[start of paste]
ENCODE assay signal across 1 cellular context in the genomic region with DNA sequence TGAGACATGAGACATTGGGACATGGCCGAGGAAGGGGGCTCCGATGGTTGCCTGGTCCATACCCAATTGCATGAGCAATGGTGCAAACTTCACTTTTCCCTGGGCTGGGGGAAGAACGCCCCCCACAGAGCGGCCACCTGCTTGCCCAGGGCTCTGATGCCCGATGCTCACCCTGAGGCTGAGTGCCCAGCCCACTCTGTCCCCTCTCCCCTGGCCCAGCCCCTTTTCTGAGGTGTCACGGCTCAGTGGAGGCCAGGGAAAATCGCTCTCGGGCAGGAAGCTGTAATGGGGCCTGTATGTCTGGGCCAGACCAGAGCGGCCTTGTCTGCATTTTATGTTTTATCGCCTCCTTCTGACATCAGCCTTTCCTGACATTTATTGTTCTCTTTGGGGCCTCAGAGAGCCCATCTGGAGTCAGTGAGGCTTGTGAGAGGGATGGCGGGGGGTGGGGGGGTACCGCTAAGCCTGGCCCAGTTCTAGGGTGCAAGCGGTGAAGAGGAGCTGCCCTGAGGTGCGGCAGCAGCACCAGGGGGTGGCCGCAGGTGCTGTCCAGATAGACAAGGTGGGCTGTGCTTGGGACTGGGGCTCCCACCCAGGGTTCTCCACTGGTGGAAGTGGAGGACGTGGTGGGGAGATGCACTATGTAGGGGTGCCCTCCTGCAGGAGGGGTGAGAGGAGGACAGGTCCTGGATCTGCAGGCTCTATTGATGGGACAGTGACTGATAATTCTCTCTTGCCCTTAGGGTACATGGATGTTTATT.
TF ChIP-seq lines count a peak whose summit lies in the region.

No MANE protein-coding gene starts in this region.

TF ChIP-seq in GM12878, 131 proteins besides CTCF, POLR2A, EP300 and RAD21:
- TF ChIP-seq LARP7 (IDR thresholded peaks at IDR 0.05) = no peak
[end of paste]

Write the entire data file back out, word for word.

ENCODE assay signal across 1 cellular context in the genomic region with DNA sequence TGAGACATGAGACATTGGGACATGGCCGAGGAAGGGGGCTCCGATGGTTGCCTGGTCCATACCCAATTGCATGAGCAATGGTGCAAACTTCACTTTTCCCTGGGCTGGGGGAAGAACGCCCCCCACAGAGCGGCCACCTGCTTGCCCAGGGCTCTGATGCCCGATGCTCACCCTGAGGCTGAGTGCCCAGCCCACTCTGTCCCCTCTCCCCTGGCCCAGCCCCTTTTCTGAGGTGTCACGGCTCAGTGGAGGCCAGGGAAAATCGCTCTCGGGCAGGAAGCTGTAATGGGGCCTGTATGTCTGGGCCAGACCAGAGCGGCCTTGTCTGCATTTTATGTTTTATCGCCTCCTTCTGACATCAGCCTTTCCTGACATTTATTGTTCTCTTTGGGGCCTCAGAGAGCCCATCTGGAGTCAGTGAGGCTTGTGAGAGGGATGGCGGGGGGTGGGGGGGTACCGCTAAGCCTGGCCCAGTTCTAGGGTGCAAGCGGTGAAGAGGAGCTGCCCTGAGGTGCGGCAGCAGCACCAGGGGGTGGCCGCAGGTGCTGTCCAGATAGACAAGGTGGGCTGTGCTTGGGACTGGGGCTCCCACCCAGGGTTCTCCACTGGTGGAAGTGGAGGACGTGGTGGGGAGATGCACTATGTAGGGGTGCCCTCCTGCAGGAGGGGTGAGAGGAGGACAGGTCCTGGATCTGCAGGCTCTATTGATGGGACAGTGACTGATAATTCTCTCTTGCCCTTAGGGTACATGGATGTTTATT.
TF ChIP-seq lines count a peak whose summit lies in the region.

No MANE protein-coding gene starts in this region.

TF ChIP-seq in GM12878, 131 proteins besides CTCF, POLR2A, EP300 and RAD21:
- TF ChIP-seq LARP7 (IDR thresholded peaks at IDR 0.05) = no peak